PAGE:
Trump Accuses Pelosi Of Quid Pro Quo And Proves He Doesn't Know What It Means

The president suggested that the House speaker should be impeached for not transmitting the articles of impeachment against him to the Senate.

President Donald Trump attempted to accuse House Speaker Nancy Pelosi of a “quid pro quo” Friday, but the main takeaway is that he doesn’t seem to understand what the term means.

The president made the accusation in response to Pelosi’s plan to not transmit the articles of impeachment against him to the Senate until she is sure there will be a fair trial.

Pelosi is concerned about recent comments made by Senate Majority Leader Mitch McConnell (R-Ky.) in which he suggested that he’s going to take his “cues” from the White House and that he’s “working in total coordination with the White House counsel’s office.”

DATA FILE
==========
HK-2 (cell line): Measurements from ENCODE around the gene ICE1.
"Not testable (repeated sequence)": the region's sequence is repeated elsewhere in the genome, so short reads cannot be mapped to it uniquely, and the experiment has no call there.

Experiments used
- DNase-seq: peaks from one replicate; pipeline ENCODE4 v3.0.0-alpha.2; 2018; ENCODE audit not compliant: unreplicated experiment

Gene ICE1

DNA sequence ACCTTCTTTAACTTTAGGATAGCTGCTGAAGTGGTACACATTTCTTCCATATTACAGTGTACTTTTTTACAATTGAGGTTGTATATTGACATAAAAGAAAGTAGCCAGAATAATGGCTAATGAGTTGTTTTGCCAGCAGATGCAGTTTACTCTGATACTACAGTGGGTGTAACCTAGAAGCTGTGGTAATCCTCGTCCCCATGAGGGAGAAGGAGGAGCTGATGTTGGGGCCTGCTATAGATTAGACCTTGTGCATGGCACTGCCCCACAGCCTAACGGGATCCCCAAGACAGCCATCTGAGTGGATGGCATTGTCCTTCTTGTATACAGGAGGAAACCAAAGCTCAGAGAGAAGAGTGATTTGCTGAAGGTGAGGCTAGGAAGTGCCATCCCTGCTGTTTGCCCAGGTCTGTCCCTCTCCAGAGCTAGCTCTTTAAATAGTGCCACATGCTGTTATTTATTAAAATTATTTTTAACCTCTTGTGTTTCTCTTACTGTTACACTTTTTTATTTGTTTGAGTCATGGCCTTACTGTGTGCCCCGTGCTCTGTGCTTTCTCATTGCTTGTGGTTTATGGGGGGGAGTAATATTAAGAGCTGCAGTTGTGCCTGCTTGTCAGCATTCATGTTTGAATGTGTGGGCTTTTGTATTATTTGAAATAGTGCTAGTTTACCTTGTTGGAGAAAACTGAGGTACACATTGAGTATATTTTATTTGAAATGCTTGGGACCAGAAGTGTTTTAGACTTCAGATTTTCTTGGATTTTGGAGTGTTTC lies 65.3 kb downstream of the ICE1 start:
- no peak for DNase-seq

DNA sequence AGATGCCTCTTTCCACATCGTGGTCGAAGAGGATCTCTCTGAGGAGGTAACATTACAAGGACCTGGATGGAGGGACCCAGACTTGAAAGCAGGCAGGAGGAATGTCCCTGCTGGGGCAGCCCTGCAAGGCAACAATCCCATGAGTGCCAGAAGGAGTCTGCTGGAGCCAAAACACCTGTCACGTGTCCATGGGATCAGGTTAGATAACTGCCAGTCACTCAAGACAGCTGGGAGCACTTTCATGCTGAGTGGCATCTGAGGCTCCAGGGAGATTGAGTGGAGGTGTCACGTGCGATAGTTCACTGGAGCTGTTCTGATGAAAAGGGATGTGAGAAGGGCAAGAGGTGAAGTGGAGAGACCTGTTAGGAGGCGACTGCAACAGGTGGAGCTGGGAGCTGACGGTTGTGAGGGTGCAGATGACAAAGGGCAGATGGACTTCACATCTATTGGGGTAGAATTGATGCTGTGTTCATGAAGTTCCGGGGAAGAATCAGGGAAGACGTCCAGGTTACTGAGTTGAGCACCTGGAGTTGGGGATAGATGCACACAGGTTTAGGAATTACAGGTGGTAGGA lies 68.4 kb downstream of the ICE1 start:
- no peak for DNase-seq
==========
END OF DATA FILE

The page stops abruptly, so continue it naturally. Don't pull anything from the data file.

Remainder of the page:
Trump decided that her attempt to ensure the Republican-controlled Senate doesn’t sweep the allegations of abuse of power and obstruction under the rug counted as a quid pro quo.

Naturally, he took to Twitter.

Although Pelosi is purposely delaying sending the articles of impeachment, that may not rise to the definition of a quid pro quo, which indicates an item or a service has been traded for something of value.

A quid pro quo is often criticized when the propriety or equity of the transaction is in question, such as when, say, one leader of a government won’t release promised aid to another country unless that country investigates a political rival.

Many Twitter users were amused by the president’s feeble attack at Pelosi.

Some people tried to carefully explain why Pelosi’s attempt to ensure a fair trial doesn’t qualify as a quid pro quo in the way that Trump’s Ukraine scandal does.

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